India’s goods exports crossed a record high $400 billion mark in 2021-’22, nine days ahead of schedule, said the Union Ministry of Commerce & Industry on March 23. Prime Minister Narendra Modi also tweeted in praise of the achievement.
“India set an ambitious target of $400 billion of goods exports and achieved this target for the first time ever. I congratulate our farmers, weavers, Ministry of Micro, Small and Medium Enterprises, manufacturers, exporters for this success. This is a key milestone in our Aatmanirbhar Bharat journey. #LocalGoesGlobal,” tweeted the PM.
The exports, which touched $374.05 billion by February, had registered a 45.8% jump in April 2021-February 2022 compared to the same period last year and it was 28.16% higher than the same period in the fiscal year 2019-’20. But the imports, however, had cost India $550.12 billion, marking a 59.21% increase over the same period in the fiscal year 2020-’21.
Trade deficit widens
This widened the trade deficit to $176.07 billion as India had spent more on imports during April 2021-February 2022. The trade deficit is basically the difference between the amount spent on imports and the amount earned from exports. The current trade deficit of $176.07 billion is 16.32% higher than the trade deficit during the same period in the fiscal year 2019-’20 and a 97.86% increase over the fiscal year 2020-’21.
In the month of February 2022, India exported merchandise goods worth $33.81 billion, which was $27.63 billion in February 2021, and $27.74 billion in February 2020.
In February 2022, India’s merchandise imports were $55.01 billion, the third-highest in fiscal year 2021-’22 after December 2021 ($59.27 billion), and September 2021 ($55.8 billion).
The trade deficit for February 2022 was $21.19 billion which has grown by 61.59% over February 2021, and by 108.56% over February 2020.
Non-petroleum products accounted for 74.18% of India’s imports: India imported $550.12 billion worth of products during April-February and, of this, $408.63 billion or 74.18% were non-petroleum, oil and lubricant products.
When petroleum and non-petroleum commodity groups are considered together, the top 10 commodity groups imported during the 11 months were Petroleum, Crude & products at $141.486 billion, electronic goods at $64.745 billion, gold at $45.033 billion and machinery, electrical and non-electrical $36.392 billion, pearls, precious and semi-precious stones at $27.585 billion organic and inorganic chemicals at $27.498 billion, coal, coke and briquettes at $27.120 billion, artificial resins and plastic materials $18.238 billion, transport equipment at $18.211 billion and vegetable oil at $17.24 billion.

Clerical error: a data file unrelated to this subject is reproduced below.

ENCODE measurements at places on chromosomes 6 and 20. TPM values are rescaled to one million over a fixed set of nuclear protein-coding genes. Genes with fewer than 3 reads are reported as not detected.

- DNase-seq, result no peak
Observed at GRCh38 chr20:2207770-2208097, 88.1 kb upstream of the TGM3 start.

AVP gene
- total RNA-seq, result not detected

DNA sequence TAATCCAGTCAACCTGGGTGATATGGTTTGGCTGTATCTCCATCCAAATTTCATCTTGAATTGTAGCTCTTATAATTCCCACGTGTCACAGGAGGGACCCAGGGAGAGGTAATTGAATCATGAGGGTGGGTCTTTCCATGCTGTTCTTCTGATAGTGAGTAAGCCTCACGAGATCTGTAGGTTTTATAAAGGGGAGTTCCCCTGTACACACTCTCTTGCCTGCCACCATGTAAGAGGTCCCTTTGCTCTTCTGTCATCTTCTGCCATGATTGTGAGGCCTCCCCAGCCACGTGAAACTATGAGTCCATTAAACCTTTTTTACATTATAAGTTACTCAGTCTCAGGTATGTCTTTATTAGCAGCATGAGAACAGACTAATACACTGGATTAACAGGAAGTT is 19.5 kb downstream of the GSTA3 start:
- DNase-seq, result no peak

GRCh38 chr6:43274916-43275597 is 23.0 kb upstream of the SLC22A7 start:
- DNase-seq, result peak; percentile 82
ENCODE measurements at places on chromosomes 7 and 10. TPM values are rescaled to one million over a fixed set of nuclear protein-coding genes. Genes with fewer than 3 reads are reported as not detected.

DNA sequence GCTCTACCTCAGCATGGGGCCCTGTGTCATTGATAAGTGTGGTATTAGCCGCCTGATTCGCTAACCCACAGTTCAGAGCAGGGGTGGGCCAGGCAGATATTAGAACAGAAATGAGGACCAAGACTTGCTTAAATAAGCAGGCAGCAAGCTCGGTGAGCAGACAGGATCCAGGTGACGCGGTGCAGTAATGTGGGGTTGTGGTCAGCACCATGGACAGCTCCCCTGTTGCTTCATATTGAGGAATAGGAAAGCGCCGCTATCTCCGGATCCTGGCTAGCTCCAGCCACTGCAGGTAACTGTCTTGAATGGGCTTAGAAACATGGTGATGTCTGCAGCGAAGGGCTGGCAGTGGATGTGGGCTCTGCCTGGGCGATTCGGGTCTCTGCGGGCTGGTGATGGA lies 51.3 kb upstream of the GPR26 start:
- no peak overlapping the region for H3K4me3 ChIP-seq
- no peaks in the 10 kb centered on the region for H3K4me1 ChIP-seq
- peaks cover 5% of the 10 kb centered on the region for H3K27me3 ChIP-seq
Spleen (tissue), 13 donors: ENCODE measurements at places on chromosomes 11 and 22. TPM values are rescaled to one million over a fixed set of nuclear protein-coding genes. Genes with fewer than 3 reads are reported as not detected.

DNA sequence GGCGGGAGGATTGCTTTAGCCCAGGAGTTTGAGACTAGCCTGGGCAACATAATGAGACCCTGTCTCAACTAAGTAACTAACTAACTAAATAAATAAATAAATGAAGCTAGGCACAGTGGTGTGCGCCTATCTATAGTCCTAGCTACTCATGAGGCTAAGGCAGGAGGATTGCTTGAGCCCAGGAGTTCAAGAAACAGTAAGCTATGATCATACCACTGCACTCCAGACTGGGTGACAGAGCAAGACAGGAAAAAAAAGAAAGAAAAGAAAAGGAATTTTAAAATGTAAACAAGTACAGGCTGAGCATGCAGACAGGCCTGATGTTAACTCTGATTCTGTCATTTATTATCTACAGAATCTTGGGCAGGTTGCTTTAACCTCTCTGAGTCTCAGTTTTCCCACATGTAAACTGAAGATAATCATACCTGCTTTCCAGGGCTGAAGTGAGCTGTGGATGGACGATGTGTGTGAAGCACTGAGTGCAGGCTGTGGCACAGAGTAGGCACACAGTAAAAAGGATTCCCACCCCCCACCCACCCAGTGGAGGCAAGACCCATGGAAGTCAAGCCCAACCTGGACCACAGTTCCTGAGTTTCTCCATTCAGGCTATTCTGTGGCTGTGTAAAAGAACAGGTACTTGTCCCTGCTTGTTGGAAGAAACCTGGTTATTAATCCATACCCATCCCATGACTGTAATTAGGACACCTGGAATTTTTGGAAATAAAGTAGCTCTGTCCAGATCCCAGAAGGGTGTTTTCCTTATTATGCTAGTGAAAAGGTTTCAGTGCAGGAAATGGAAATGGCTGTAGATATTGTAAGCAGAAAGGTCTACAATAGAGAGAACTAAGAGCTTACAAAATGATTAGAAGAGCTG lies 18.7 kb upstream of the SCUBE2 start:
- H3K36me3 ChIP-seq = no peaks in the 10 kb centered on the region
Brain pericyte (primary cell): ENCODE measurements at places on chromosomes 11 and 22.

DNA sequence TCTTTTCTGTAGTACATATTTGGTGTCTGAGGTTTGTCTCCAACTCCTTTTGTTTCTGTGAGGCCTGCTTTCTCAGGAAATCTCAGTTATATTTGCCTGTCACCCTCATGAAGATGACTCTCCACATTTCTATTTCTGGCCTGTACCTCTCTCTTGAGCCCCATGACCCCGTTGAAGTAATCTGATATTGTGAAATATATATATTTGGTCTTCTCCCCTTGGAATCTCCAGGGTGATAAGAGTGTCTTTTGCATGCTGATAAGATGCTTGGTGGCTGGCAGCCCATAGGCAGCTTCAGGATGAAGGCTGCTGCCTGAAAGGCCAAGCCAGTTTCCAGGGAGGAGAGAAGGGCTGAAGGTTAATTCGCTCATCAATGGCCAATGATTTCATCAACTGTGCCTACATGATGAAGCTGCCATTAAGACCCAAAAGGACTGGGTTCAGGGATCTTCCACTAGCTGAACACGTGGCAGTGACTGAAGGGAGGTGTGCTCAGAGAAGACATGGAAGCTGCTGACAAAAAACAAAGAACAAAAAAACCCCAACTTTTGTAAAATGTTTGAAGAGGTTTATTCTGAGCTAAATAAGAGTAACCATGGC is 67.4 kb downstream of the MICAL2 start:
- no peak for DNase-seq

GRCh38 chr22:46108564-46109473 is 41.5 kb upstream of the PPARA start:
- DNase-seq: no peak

These top 10 commodity groups formed 77% of the cumulative imports in April 2021-February 2022.
Widened trade deficit
The share of the top 10 commodity groups has increased by 62.68% than the same period last year. The import of petroleum, crude & products during the last 11 months showed a growth of 95.39% over the same period in 2020-’21.
A trade deficit is not necessarily a bad thing, said Mahesh Vyas, CEO, Centre for Monitoring Indian Economy. “It just means that we are importing a lot more than we are exporting,” said Vyas. “It means that there is great demand for goods and other things and there’s nothing wrong with that.”
But, trade deficit could have a negative effect on the valuation of the rupee. “An important channel through which trade deficits affect the rest of the economy is the exchange rate,” said Sabyasachi Kar, RBI Chair Professor at the Institute of Economic Growth. “Basically, if we are importing more, we need more dollars to pay for it. So, there is more demand for dollars, and as a result, the price of a dollar goes up. Which means the rupee becomes weaker. That is, we pay more rupees per dollar.”
Furthermore, the Centre for Monitoring Indian Economy had, in December 2021, published that the Indian Rupee had been under pressure. “Foreign portfolio investors have recorded net outflows in November and there is the threat of interest rates rising in the United States,” read the report. “In light of these developments, if the merchandise trade deficit continues to widen further in the coming months it can exert pressure on the country’s exchange rate.”
The Indian rupee hit an all-time low of Rs 76.96 against the US dollar on March 7.
The reason India cannot allow trade deficits to go entirely out of hand is that most of our oil is imported, and a weaker rupee would make these oil imports costlier. This would have a strong effect on inflation, said Kar. “With higher inflation, growth and employment may be hit as well,” he added.
But on a net basis, the country’s trade deficit reduces quite substantially due to non-merchandise trade, which is a positive sign, explained Vyas. “A large part of the merchandise trade deficit amount is offset by the non-merchandise and services trade, where we have a surplus,” he said. “So, on a net basis, our deficit reduces quite substantially. Then, we have capital flows.”
“So we are still left with usually around between 1%-2% GDP deficit which most call the current account deficit,” he concluded. “That deficit is fulfilled by our [country’s] capital receipts. On a net basis, we have a lot of reserves with us and the reserves keep growing so there is no real danger of the rupee depreciating because of the trade deficit.”
This article first appeared on FactChecker.in, a publication of the data-driven and public-interest journalism non-profit IndiaSpend.